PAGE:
In September, 2016, I ventured out to explore Bushwick, Brooklyn’s latest gentrifying neighborhood. What a great place to observe the process, as it is happening.
Fully loaded Mack trucks roar out of concrete plants, past fences covered with street art, compelling the hipsters to hold their lattes on the sidewalk. Beautiful, stylish models from the city and from around the globe come to pose in front of the dramatic, colorful backgrounds. Since 2011, the Bushwick Collective has attracted world-famous street artists to decorate the large blank walls of the gritty industrial area. Now, it’s becoming a tourist attraction.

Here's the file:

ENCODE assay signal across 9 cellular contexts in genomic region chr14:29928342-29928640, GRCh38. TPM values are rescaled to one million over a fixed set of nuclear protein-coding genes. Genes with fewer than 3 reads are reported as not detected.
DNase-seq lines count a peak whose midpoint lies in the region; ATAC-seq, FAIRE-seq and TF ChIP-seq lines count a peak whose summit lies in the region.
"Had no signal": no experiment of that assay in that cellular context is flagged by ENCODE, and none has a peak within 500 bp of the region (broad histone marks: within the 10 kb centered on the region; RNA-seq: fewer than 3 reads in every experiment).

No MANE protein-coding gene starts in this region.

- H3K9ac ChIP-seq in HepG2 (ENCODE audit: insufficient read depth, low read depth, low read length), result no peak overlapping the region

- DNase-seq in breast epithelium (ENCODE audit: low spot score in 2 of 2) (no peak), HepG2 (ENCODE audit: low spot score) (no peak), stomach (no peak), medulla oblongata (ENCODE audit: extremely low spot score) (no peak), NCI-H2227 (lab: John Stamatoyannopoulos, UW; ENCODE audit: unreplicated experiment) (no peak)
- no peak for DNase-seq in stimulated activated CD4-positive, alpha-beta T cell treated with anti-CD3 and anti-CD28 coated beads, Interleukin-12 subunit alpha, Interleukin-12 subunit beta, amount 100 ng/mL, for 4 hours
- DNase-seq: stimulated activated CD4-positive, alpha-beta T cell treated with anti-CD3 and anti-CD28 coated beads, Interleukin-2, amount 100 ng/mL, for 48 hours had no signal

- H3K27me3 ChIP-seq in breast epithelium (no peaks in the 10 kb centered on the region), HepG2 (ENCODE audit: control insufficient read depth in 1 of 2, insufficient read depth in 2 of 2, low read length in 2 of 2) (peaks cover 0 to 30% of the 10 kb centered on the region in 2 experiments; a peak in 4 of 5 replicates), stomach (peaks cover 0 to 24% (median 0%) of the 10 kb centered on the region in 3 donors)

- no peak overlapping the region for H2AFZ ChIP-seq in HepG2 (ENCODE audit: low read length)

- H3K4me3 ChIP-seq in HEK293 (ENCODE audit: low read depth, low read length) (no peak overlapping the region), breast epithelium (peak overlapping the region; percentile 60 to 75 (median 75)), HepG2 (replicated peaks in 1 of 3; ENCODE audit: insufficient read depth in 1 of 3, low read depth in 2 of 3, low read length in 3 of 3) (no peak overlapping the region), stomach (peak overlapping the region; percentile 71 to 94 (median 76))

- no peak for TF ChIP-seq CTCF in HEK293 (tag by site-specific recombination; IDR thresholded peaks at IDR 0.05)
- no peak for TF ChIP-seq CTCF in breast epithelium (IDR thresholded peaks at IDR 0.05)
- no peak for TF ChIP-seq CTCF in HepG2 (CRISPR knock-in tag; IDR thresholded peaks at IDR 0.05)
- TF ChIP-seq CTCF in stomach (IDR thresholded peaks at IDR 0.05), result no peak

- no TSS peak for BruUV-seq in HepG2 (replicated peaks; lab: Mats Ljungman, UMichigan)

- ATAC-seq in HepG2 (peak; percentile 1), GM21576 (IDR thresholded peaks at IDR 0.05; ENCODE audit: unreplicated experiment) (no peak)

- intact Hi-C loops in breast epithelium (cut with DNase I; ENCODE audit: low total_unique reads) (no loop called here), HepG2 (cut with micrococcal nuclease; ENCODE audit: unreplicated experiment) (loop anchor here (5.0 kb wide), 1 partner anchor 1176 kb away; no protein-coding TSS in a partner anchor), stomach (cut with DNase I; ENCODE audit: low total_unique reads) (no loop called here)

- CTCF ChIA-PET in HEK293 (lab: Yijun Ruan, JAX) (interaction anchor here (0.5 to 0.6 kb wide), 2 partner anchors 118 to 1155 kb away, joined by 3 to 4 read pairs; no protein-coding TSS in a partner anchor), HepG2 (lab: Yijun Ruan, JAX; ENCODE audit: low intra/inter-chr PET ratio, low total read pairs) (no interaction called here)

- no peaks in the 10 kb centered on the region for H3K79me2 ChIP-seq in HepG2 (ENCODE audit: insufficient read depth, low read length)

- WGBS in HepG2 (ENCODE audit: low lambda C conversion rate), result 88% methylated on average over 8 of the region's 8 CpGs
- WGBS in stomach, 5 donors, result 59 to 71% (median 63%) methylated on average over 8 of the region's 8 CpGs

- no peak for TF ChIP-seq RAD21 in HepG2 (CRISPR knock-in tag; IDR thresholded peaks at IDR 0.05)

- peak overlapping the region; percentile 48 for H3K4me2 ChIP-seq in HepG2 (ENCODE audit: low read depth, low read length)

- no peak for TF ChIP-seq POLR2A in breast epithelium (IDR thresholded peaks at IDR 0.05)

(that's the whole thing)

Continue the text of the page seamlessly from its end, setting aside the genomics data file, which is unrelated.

The hipsters, street art, and new construction are concentrated around the Morgan Avenue and Jefferson Street subway stations, an area now called “Bushwick,” but which straddles Flushing Avenue, traditionally the border between East Williamsburg and Bushwick proper. But times and boundaries change, as I overheard one hipster confidentally state that Bogart Street (near the Morgan Ave stop) is the “main drag of Bushwick.”